Well-maintained 441s maintain their value well, according to aircraft valuation publisher Vref. The latest pricing data show a 1978 model with the -10 engine and four-blade prop conversions retailing for about $1.1 million—more if it has RVSM certification. That’s about 124 percent of its original retail price. Last-model 1986 Conquest IIs retail for about $1.55 million, about 81 percent of new. There are 212 still on the FAA registry, and about another 100 flying internationally; 363 were built.
Buyers should plan to deduct $150,000 to $200,000 if the airplane has not had Cessna’s “mandatory” supplemental inspection document (SID) checks done. Cessna modified its maintenance manual in 2007 to incorporate the SID, which required numerous additional maintenance phases, a large group of which must be accomplished all at once to kick off the program. Russ Williams, who heads the turboprop and light jet program at West Star Aviation in Grand Junction, Colorado, estimates 80 percent of the fleet has completed SID.
There is some debate in the community and even within the FAA about the validity of the mandate, but most owners have complied anyhow. Similarly, Cessna added language to its maintenance manual that basically says the continuing airworthiness program stops at 22,500 hours and that the airframe “should” be retired at that time. Average fleet hours in the United States are less than half that, so it’s not a big concern. However, some heavily used aircraft in Australia are already there and in at least one case, an operator was seeking a life extension to 44,500 hours, according to Williams. The airplanes are popular in Australia for moving miners and gear from the coasts to mines deep in the continent. Their speed, load-carrying capability, and ability to land on rough strips are important attributes in the Outback. —TBH
Photography by Chris Rose
The only disappointment among the Cessna Conquest II crowd is that the airplane could have been so much more. Frequently described as fast, comfortable, capable, versatile, and economical to operate, the twin-turboprop Model 441 was in production for just eight years. Cessna shuttered the production line in 1986 during a general slump in aircraft sales and at a time when it was further broadening its line of Citation jets. In fact, some say that the downfall of the Conquest II was that it nibbled at—and sometimes surpassed—the capabilities of the higher-margin turbofan airplanes. Cessna was competing with itself.
Longtime Conquest II owner Lee Gilbert is among those who wish Cessna would have stayed the course with the big turboprop and further developed the product. Stepping up from a Piper Aztec, Gilbert picked up his 1981 Conquest II new at the factory and has flown it 5,700 hours. While he loves the performance, he is quick to point out shortcomings as well. “It irks me that they didn’t do more with that airplane; it’s under-engineered,” he laments. “It’s like they took parts off a Cessna 172 for an airplane flying at 35,000 feet.” He notes the small-diameter, lightweight hydraulic lines and an anemic pressurization system as examples.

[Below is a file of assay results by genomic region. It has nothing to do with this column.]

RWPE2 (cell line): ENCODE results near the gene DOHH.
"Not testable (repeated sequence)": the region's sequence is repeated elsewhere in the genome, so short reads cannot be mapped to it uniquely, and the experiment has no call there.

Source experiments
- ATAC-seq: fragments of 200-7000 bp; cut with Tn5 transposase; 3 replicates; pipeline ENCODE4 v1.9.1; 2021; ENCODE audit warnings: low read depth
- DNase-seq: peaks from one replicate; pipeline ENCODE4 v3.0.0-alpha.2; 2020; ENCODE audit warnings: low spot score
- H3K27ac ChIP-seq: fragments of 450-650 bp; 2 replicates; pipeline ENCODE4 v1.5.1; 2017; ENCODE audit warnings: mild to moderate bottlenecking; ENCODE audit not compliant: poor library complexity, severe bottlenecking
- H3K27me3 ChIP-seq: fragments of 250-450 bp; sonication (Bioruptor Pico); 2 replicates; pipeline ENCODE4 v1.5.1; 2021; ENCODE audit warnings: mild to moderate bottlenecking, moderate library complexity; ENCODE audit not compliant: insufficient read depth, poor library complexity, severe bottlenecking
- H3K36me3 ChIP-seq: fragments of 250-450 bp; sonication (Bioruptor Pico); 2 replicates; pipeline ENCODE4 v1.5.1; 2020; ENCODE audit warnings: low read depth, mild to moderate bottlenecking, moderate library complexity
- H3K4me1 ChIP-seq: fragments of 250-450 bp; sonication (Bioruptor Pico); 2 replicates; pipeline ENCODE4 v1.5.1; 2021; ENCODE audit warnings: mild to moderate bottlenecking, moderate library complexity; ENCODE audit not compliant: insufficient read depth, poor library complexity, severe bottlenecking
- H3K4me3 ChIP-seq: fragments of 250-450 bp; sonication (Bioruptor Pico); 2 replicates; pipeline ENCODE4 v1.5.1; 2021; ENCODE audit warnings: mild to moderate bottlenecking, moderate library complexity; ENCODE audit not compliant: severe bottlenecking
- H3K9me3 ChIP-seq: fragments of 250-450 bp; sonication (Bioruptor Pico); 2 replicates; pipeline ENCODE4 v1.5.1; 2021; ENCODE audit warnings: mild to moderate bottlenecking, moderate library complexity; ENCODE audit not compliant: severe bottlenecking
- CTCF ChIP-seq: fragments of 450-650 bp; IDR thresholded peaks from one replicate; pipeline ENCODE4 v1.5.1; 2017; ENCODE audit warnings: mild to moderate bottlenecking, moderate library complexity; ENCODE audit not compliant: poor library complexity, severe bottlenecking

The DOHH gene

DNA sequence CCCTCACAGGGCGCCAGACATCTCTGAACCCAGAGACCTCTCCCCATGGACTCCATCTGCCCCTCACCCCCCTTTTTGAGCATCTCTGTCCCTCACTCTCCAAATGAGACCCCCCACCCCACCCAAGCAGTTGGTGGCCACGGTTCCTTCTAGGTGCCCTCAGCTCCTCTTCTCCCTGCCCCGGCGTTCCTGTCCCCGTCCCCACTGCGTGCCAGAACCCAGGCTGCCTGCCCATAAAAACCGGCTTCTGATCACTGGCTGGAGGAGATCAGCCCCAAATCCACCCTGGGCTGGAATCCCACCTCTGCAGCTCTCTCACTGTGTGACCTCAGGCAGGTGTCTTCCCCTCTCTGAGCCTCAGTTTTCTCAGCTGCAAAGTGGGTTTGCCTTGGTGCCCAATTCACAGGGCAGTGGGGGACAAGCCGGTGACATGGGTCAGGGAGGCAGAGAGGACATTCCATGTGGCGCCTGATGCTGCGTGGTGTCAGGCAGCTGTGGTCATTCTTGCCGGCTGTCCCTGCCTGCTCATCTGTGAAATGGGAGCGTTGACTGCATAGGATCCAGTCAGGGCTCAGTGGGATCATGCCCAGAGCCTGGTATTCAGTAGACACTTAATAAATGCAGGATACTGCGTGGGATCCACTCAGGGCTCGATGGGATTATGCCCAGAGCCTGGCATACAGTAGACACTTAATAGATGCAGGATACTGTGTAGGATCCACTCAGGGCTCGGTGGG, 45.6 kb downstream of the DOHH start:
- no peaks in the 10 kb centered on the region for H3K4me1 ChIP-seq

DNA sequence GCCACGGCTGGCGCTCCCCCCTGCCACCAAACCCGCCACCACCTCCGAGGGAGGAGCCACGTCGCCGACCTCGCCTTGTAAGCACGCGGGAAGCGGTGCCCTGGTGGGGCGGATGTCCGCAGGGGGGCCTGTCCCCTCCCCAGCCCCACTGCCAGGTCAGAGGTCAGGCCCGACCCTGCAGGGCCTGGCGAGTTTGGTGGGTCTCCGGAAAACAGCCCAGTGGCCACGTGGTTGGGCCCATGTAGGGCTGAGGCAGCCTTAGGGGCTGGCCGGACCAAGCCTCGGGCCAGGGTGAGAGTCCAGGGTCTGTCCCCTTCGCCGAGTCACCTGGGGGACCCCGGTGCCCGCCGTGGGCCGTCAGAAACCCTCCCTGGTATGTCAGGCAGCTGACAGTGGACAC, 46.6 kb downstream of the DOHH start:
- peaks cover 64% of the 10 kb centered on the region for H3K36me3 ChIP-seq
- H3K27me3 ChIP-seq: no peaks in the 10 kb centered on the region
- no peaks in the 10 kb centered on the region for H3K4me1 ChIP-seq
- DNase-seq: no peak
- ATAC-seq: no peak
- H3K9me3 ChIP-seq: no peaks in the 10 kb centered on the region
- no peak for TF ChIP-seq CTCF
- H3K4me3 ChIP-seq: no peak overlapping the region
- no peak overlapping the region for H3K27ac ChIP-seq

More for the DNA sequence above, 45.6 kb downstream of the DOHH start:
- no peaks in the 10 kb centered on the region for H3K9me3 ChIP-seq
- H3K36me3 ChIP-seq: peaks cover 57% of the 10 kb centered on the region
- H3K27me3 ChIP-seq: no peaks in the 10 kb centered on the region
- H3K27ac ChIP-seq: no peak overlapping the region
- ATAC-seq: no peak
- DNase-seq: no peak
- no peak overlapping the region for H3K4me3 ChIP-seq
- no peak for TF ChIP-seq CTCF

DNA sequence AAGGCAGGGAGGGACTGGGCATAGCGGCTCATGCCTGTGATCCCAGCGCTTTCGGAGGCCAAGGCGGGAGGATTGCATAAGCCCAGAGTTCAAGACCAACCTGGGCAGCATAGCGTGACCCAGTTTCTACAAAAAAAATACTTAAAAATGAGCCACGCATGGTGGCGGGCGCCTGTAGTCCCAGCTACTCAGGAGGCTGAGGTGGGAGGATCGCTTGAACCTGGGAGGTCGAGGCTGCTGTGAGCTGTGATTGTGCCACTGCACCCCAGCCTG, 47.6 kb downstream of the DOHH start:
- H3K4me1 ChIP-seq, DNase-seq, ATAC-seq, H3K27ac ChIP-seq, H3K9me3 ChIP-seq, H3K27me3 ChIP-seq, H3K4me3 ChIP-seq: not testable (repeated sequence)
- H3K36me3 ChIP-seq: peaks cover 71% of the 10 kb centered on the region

As capable as it is, the model started life under a cloud. Cessna and the FAA grounded the airplanes twice in its first two years of production because of tail-related failures. In one case, a crash killed all seven on board after a trim actuator broke, leading to tail flutter. Cessna added a second, stronger actuator, but even after that a demo pilot noted an unusual vibration in the tail, leading to another grounding of the fleet. In the end, after extensive additional flight testing, Cessna replaced the entire horizontal tail sections of all those already built—at no cost to customers—and the company supplied alternate transportation. The fixes included thicker skins on the tail surfaces, redesigned horizontal stabilizer leading edge and elevators, additional ribs, a second spar, and the dual trim tab actuators—supporting Gilbert’s claims that the airplane was under-engineered from the beginning.
Regardless, the model, with its fixes, has survived the decades well, maintaining relatively strong market values and building a loyal customer base. Numerous large shops around the country support the 441 with upgrades and modifications, helping to further bolster retail values.
Looking back three decades, Gilbert remembers being buried those first couple of days in Conquest training, as he moved up from the Aztec to his first turbine. Today, SimCom provides simulator training in Dallas, having recently bought the training program from FlightSafety International. Gilbert will be headed for his first SimCom recurrent about the time you read this.
Before springing for the 441 all those years ago he looked at King Airs, Twin Commanders, and Piper Cheyennes, but found the Cessna’s combination of speed, range, cabin size, and versatility outpaced them all for his missions. That same combination promises a continuing place for the trusted Conquest II in his hangar. Asked about his next airplane, Gilbert shakes his head and gestures toward the 441. “I guess they’ll bury me in it.”